Chicago Police Officer Jason Van Dyke Tuesday pleaded not guilty to murder and official misconduct charges for the deadly shooting of teenager Laquan McDonald.
After Cook County Judge Vincent Gaughan was selected to preside over the officer’s case, Van Dyke’s attorney Daniel Herbert entered his client’s plea as a roomful of reporters looked on.
Several members of the press loudly protested after the brief hearing when learning that a single video camera in Courtroom 101 did not capture Van Dyke’s arraignment.
It was unclear what had transpired, but some said court personnel told a cameraman he wasn’t allowed to record to proceedings.
Minutes before, Chief Judge Leroy Martin Jr. said if Gaughan was OK with the camera, he could come down from his courtroom on the fifth floor to room 101 since equipment was already in place.
Gaughan came down a few minutes later.
Still and video pool cameras have been allowed for courtroom proceedings as part of a pilot program that started earlier this year. But judges presiding in the specific case ultimately decide whether they will be allowed.
Gaughan has presided over the R. Kelly child pornography trial and the murder trials of two men convicted of killing seven people at a suburban Brown’s Chicken restaurant.
He is often consulted by other Cook County judges on how to manage high-profile cases.
When Van Dyke, who is out on bond, walked into the Leighton Criminal Courthouse with a dark suit Tuesday morning, someone screamed out to him, calling him a “blue-eyed devil.”
Protests and national scrutiny followed last month’s release of the graphic video that shows Van Dyke shooting 17-year-old McDonald 16 times in the middle of Pulaski Road near 41st Street in October 2014.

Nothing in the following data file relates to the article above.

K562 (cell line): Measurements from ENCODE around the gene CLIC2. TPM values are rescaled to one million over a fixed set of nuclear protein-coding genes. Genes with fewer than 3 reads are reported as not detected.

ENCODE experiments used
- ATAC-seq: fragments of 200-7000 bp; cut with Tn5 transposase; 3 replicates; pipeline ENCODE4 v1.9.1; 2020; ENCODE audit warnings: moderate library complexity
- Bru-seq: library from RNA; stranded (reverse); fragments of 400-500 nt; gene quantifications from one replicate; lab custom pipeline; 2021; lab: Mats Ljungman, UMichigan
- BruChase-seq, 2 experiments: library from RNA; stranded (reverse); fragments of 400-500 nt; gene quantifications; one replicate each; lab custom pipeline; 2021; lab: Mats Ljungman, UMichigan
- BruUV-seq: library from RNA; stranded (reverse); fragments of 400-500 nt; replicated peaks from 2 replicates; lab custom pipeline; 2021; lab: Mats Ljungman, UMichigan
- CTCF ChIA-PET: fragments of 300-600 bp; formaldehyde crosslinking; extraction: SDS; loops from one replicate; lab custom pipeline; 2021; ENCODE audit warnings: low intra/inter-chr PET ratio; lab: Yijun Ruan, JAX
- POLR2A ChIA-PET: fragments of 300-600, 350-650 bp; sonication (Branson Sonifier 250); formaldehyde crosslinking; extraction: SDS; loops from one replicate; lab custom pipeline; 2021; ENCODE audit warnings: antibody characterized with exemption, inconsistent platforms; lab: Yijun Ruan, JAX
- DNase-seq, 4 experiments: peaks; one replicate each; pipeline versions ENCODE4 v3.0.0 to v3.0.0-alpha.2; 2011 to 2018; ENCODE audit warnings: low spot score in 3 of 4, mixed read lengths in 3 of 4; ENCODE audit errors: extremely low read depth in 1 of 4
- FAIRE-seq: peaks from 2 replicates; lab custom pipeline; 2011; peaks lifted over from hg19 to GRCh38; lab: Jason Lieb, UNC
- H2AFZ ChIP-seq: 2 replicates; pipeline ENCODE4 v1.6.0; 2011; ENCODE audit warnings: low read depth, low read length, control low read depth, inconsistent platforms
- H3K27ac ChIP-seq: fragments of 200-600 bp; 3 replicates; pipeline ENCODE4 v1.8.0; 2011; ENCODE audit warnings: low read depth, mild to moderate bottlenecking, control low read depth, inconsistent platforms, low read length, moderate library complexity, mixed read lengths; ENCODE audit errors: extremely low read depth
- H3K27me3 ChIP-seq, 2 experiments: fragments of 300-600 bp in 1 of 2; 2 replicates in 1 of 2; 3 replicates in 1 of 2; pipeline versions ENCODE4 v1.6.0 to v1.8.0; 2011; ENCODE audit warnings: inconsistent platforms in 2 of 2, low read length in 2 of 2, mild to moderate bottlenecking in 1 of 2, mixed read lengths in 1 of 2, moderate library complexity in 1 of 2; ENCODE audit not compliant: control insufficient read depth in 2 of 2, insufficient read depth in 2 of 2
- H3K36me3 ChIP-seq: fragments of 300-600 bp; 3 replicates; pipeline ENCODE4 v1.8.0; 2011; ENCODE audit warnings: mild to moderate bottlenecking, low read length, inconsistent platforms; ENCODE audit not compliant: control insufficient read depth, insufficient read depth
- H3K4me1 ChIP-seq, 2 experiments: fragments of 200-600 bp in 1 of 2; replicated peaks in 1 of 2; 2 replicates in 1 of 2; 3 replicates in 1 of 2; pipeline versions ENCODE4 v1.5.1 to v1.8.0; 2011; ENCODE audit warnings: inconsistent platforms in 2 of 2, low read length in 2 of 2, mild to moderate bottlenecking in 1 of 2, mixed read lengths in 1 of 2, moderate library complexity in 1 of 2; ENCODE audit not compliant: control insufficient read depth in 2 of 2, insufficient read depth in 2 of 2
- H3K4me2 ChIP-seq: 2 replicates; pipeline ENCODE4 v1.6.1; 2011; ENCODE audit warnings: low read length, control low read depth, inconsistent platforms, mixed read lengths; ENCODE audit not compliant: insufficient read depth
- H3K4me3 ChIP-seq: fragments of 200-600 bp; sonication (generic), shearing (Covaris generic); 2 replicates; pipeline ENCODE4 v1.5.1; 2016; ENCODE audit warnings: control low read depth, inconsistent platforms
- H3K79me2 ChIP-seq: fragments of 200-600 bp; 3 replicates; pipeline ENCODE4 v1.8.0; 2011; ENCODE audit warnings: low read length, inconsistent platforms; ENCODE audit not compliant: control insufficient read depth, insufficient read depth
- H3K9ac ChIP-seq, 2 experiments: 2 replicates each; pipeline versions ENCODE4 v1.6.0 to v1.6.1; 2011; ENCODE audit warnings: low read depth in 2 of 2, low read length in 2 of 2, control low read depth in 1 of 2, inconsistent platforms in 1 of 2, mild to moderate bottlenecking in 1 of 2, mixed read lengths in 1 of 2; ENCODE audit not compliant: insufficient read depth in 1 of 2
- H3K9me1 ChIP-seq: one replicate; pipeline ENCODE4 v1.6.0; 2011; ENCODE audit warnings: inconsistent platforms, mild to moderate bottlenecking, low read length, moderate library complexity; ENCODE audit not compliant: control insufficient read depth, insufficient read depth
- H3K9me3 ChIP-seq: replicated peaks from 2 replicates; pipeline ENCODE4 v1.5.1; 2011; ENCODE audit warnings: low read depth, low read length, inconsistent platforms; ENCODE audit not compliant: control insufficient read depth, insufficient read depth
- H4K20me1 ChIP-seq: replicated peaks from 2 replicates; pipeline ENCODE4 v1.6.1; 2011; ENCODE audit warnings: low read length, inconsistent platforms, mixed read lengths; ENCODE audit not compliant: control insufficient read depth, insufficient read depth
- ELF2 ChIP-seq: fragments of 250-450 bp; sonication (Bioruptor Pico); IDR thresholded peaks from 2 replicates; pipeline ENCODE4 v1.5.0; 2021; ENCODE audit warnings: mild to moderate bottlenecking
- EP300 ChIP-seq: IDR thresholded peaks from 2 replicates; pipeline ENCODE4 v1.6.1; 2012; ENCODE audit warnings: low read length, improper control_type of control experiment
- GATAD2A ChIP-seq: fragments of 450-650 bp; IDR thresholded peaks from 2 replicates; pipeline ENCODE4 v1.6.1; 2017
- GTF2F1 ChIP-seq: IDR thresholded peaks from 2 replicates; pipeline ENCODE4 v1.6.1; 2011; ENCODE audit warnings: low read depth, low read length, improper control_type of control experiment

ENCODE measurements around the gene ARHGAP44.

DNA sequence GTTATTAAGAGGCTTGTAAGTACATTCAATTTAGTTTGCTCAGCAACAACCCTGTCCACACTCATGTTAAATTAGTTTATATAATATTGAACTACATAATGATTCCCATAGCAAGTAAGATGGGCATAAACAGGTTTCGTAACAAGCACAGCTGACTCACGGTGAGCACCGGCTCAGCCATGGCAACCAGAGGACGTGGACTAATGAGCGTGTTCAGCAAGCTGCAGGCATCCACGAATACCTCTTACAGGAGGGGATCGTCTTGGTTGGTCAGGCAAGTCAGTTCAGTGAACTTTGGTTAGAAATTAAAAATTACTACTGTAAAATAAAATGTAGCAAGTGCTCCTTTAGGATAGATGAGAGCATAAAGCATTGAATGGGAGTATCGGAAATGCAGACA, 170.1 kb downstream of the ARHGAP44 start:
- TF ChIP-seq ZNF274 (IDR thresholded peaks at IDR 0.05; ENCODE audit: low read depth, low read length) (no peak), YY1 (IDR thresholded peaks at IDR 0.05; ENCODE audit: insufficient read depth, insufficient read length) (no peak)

McDonald’s great-uncle Marvin Hunter said he wants Van Dyke’s court hearings and trial to be televised “gavel to gavel,” because there is a culture in Cook County that allows police to “feel comfortable with killing African-American people.”
Hunter specifically pointed to the recent police-involved shooting of 55-year-old Bettie Jones and 19-year-old Quintonio LeGrier.
“You have to have some sense of comfortability within yourself to believe that you can do this without any kind of recourse from your actions, and I believe that the entire criminal justice system in the county of Cook is corrupt,” Hunter said.
Herbert said similar incidents that have been receiving media attention certainly do “not help” his client, but the defense attorney added that they shouldn’t affect Van Dyke’s case.
While Herbert said he considers Gaughan a “fair and honest” judge, he said he is still exploring the possibility of requesting that the case be heard outside the county.
In the meantime, Herbert is moving forward and said he received new evidence in the case on Tuesday.
Herbert said Van Dyke, 37, is “hanging in there” and is eager to get his story out, so he is not seen as a “cold-blooded killer.”
Unlike Van Dyke’s last court appearance, when the officer was jeered by a large crowd, Van Dyke on Tuesday was greeted by no organized protest — just a few onlookers and a media throng.
Surrounded by several supporters, he walked to the courthouse from a secure parking structure located across the street. “Here’s the blue-eyed devil everyone,” a man said as photographers and cameramen jostled for position for images of Van Dyke walking into the courthouse’s main entrance.
After his court appearance, Van Dyke left the building through a revolving door and remained mum in the face of questions as he walked briskly through a scrum of media to a car that was waiting for him a few paces away.
Van Dyke is expected back in court on Jan. 29.
Contributing: Mitch Dudek